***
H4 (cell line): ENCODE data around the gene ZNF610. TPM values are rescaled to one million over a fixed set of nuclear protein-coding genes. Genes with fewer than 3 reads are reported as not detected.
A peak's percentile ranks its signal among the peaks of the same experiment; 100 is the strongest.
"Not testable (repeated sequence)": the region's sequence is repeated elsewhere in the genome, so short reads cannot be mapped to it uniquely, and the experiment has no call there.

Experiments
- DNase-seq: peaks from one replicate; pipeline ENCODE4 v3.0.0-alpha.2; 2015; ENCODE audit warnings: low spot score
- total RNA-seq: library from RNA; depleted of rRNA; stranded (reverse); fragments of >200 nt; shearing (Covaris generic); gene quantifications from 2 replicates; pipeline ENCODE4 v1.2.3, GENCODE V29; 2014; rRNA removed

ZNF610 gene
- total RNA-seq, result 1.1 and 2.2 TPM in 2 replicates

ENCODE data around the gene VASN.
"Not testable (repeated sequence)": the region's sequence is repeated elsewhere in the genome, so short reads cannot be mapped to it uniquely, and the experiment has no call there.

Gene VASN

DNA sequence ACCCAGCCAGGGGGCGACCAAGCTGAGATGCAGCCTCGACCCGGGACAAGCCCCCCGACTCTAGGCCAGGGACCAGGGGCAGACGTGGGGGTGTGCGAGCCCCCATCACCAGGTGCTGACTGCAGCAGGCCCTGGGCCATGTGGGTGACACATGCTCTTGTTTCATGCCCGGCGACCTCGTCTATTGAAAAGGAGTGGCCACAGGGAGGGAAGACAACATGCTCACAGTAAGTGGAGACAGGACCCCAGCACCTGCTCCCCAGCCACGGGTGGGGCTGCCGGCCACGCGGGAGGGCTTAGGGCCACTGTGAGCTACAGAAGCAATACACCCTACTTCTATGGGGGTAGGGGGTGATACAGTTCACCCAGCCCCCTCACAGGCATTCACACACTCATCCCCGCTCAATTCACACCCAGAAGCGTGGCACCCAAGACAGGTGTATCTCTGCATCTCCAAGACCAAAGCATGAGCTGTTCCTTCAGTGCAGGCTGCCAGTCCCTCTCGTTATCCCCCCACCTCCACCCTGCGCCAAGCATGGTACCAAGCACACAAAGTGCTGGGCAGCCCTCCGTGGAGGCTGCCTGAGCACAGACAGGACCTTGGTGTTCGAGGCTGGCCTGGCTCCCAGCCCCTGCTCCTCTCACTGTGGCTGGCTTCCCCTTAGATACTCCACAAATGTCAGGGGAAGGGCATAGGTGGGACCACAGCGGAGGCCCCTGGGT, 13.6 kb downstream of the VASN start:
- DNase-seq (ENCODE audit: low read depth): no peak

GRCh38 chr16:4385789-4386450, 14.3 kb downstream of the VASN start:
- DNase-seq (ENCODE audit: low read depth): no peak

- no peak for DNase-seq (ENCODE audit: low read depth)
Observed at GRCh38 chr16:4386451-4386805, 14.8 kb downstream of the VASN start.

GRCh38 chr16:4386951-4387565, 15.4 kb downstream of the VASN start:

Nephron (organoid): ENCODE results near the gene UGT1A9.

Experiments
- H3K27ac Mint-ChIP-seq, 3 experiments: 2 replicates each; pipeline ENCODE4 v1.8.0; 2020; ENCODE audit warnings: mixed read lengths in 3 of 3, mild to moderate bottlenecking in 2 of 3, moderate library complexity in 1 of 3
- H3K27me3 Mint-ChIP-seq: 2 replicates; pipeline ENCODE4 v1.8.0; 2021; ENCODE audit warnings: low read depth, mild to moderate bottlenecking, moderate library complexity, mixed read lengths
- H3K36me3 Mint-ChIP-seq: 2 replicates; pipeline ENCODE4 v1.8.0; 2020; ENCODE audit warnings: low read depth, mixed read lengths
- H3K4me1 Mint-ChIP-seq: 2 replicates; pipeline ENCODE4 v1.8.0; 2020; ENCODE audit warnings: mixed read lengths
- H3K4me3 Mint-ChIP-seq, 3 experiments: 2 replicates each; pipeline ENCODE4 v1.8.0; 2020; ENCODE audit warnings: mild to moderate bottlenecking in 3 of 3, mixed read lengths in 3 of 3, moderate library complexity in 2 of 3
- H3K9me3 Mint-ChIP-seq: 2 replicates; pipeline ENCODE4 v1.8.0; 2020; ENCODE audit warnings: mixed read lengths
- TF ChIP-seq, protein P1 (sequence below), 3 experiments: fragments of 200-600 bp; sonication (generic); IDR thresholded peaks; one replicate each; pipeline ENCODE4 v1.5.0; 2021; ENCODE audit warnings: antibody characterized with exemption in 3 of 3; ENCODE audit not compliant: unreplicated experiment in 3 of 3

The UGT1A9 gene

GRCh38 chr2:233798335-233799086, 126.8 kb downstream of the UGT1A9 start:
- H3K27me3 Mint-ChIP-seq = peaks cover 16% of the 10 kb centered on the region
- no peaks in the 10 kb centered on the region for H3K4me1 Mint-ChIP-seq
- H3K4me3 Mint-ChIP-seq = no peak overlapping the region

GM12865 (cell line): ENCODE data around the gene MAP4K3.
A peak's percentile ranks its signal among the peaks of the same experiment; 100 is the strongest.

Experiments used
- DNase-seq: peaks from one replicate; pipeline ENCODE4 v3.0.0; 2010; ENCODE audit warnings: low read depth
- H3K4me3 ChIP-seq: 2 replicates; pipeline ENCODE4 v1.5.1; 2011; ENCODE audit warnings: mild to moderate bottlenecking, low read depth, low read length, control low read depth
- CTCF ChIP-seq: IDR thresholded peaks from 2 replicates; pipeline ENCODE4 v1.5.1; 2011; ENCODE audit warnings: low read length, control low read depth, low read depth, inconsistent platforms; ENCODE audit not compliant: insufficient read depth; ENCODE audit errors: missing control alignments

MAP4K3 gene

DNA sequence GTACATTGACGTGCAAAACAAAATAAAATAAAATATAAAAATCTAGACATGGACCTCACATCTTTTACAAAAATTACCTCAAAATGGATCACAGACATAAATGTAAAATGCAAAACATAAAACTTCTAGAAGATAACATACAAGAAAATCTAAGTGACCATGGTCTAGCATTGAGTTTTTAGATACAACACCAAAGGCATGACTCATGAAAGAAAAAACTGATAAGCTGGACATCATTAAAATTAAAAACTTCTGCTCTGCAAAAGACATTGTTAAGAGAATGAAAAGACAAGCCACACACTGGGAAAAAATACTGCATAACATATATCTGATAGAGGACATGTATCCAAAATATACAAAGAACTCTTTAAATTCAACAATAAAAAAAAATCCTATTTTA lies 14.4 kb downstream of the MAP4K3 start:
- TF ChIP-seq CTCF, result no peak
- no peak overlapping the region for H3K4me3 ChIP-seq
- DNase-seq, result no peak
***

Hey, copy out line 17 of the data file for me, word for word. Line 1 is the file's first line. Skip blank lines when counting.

Observed at GRCh38 chr16:4386451-4386805, 14.8 kb downstream of the VASN start.